“No one in the past 40 years has worked harder, with more integrity, or done more to benefit and serve the best interests of this institution than she,” Evans said. I have never once known her to misrepresent the truth, to intentionally hurt someone, or to betray her principles. I love her like a sister. I would trust her with my life.”

Evans says Johnson’s leadership has made the Department of English and Foreign Languages what it is today.

“Lillie Johnson has earned a place of honor and deserves the gratitude of everyone on and off this campus who represents this institution and holds it dear,” he said. “She is a woman of enormous integrity, generosity, and accomplishment, who has served this university and this community honorably and with distinction. We are all in her debt.”

Sand Hills Magazine celebrates 40th anniversary

Sandhills staff photo
Creative Writing Students and Sand Hills Staff members (left to right) Calvin W. Pennywell, Jr., Diana Royal, Dylan Smeak, and Emily Lacey at the release of the 40th anniversary issue.

It is a special edition of the new “Sand Hills Magazine” as it celebrates the 40th anniversary of the publication.

Faculty advisor on the project Anna Harris said that the experience was one that she will remember but that the students deserve all the credit.

“This was my first year advising for Sand Hills, and with the anniversary, it was a big deal,” she said. “Both of my parents graduated from this school–then it was Augusta College–and my mother was included in the 1977 Sand Hills publication as a visual artist then.”

For those of you who may be unfamiliar, “Sand Hills Magazine” is a production of the English Department and showcases some of the best poetry, short stories, and art from around the university.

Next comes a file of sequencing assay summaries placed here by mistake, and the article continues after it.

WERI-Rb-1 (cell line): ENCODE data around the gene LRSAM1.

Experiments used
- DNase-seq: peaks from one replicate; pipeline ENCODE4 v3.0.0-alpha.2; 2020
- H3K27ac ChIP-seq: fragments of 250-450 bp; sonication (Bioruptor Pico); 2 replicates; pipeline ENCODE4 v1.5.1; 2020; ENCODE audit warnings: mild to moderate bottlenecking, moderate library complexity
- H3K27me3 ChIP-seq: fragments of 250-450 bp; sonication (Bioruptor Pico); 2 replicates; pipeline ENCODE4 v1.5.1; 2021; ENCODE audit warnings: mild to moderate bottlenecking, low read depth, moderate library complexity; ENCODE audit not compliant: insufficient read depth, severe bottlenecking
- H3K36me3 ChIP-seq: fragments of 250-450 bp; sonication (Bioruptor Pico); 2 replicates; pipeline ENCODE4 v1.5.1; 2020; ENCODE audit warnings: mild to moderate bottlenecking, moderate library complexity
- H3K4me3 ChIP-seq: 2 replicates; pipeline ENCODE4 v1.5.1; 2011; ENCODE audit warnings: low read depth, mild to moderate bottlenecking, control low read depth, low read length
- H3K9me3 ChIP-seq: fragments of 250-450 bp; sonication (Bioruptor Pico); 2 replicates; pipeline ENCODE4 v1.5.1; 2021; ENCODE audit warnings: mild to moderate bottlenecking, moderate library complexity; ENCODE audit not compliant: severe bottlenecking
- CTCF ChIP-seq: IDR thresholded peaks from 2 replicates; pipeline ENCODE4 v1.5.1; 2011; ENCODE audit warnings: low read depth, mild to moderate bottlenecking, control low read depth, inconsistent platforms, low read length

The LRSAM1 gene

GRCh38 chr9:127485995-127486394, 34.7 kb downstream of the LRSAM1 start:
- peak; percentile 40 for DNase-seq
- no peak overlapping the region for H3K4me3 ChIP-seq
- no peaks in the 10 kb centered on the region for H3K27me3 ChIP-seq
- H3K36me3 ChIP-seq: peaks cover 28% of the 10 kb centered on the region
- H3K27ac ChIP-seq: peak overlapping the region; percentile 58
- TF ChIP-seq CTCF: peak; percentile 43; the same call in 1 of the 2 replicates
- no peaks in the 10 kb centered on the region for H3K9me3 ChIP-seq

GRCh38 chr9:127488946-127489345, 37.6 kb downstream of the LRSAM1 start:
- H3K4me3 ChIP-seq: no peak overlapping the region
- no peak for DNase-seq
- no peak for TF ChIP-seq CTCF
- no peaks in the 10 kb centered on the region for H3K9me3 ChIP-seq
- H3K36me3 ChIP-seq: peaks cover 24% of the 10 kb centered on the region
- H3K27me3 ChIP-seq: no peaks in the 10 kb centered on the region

Harris said that there was a lot of history in this edition.

“The mother of our cover artist, Rosalind Avrett, was also the cover artist for a past issue,” she said.  “It was all very serendipitous.”

To prepare for the 40th anniversary, the students who designed and edited the publication looked over the prior issues and looked at examples from other schools to get ideas for this publication.

“I think it looks great, and it was special to see how they were able to set these goals and then go out and make it happen,” she said. “They made the most of this opportunity to really set a new standard for what “Sand Hills” will look like in the future.”

And, this edition was special for another reason, the first Georgia Regents University edition. The students took that seriously as well, according to Harris

“In the fall, when they started to work on the project, the students agreed to open up submissions to the Health Sciences Campus, as we are now one school,” she said. “And as it turns out, one of the award-winning submissions for this publication was written by a Health Sciences student.”